If a river has more trees in it than water, is it a river or a forest?
  Our asinine quest for the answer to this and other even less meaningful paddling questions continues..

  By Jason Rackley

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If you like your water dirty and your rapids woody, then you just found your new favorite run. The Uppermost section of the Devils Lake Fork (also known as 'The Little Brown Bastard') is a hideous Oregon log-fest, containing more semi-runnable rapids formed by wood than any other river I have ever paddled.
In fact, almost every single rapid on this run is formed by wood, and the river boasts an endless array of mind-boggling Alder gardens punctuated by short, powerful Alderfalls. So, if you happen to the in the area and forget to take your Lithium, then this run is definitely a must-do!

Now, don't get me wrong. I think if any of us had even the slightest clue as to what waited downstream, there is no way we would have put on. ( Actually, we probably would've run it anyway, justifying our actions by saying "We gotta do it for the sake of completeness" or some other kind of asinine logic that we usually employ before doing something stupid in a kayak.. )

Nobody waits for action on The Little Brown Bastard; from the bridge you can see the first rapid, which requires a strong move past a huge root-wad that most of the water is going under. This is just a taste of what awaits downstream, so if you don't like the looks of this one, you might want to think about paddling elsewhere, or you could just sit under the put-in bridge and drink heavily.

The first steep section is known as 'Gettin Stupid', a long rapid that filters downstream at a mind-bending 40 fpm through approximately 500 metric tons of wood. You know when you have reached 'Gettin Stupid', because the river takes a sharp turn and disappears into what appears to be a forest, at least to the untrained eye. Fortunately we are highly experienced with torturous woodfests, so we estimated that the wood-to-water ratio was such that there was at least an even chance that we wouldn't end up pushing up a logjam by the end of the day, so.. off we went!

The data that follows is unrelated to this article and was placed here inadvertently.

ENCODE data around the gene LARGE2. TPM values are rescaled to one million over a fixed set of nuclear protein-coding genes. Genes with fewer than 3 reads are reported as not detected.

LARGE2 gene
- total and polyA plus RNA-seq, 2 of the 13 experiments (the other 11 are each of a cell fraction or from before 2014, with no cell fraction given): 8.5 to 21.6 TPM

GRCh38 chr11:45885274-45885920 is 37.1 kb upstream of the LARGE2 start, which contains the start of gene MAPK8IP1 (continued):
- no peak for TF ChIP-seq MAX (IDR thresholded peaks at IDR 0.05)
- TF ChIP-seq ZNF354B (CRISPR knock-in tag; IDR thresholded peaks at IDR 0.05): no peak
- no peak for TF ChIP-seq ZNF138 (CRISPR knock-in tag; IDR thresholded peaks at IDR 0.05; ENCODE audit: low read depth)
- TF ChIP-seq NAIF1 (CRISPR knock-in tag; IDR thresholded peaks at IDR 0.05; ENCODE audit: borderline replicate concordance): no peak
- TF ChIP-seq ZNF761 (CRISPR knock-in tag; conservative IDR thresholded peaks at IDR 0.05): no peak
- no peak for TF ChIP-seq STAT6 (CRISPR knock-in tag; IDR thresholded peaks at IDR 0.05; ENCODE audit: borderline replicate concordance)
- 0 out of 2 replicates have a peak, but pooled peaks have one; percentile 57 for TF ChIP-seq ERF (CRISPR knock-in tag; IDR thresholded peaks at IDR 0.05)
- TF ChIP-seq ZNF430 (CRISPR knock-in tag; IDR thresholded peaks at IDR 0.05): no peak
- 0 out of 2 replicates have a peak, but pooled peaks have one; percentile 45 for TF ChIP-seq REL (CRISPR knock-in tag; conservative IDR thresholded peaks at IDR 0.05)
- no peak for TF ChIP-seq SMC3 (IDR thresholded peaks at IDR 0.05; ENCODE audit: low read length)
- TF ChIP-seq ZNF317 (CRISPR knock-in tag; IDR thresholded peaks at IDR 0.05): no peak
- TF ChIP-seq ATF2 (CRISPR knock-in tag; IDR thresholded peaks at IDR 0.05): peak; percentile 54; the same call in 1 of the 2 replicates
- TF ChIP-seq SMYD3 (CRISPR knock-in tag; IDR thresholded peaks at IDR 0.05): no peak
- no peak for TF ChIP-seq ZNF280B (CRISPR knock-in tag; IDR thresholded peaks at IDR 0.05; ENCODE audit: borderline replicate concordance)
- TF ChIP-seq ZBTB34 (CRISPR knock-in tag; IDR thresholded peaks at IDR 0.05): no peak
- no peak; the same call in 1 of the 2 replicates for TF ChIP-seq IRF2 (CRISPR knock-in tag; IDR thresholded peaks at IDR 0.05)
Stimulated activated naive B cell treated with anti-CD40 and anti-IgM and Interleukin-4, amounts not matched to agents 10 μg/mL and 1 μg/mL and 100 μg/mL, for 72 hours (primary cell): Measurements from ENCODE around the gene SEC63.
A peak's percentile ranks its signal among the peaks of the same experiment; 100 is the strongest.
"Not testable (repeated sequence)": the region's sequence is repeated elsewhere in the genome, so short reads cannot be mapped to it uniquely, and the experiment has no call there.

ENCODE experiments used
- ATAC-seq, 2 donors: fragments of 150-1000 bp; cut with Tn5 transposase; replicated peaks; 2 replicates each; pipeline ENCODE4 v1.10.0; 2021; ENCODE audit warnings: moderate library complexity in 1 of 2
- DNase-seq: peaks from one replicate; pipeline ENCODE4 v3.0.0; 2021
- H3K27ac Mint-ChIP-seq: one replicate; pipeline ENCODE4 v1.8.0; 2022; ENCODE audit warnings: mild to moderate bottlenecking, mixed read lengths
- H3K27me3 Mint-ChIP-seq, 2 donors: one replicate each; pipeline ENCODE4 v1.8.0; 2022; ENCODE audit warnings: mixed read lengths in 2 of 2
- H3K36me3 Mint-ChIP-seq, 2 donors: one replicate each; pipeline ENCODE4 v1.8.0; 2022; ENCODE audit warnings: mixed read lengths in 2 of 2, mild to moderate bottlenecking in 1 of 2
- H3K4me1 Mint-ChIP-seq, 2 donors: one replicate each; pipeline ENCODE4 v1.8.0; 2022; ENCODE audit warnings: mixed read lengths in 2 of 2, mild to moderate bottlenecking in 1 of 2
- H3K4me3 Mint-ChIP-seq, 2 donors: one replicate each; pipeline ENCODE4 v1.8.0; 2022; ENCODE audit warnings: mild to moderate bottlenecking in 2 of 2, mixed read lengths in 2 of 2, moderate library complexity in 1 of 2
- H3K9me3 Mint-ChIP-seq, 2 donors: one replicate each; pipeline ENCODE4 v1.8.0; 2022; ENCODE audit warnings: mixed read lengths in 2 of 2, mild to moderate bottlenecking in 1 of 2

Umm.. there's wood in this eddy.. Jon clings to the wall and takes a breather in the middle of the toughest part of 'Gettin Stupid'.

Jon and Pete reach the bottom of 'Gettin Stupid'. Nobody was pushing up a logjam at this point... a major accomplishment!

It's kind of like hiking through the woods.. except you're in a kayak, and the trees are trying to kill you.

The best part about this run is THE TAKEOUT

Now, you should be strongly forewarned that there is a perfectly 'good' class IV run downstream, that has "Very Little Wood" and is "Actually Worth Doing". I only mention this because there may be those in your group who may want to keep going, past THE TAKEOUT.

Don't be fooled by their seductively rational arguments! If you don't experience THE TAKEOUT, then you really can't say 'I've paddled The Little Brown Bastard!' (or, for those of us with really heavy boats: 'I can't believe I ran this #@$ing piece of @#$#..' as you slip and fall in the mud for the thousandth time..)

The best part about the take-out for this run (besides the fact that it has about ten times the vertical gain of the takeout for the "Actually Worth Doing" section downstream) is that you fall down a LOT, so you get to have intimate experiences with all kinds of random garbage that the tourists have hucked out the windows of their SUVs as they buzz over the bridge, high overhead. There's lots of glass, bits of plastic, and a few suspicious bones here and there to spice things up.. A good time will be had by all!

Jon slogs up the muddy, garbage-strewn slope to reach the take-out. This photo was shot from the bridge, so I could delay my slog for as long as humanly possible, under the guise of 'getting the shot..' which is often interchangeable with 'avoiding the slog' or 'scouting the drop'...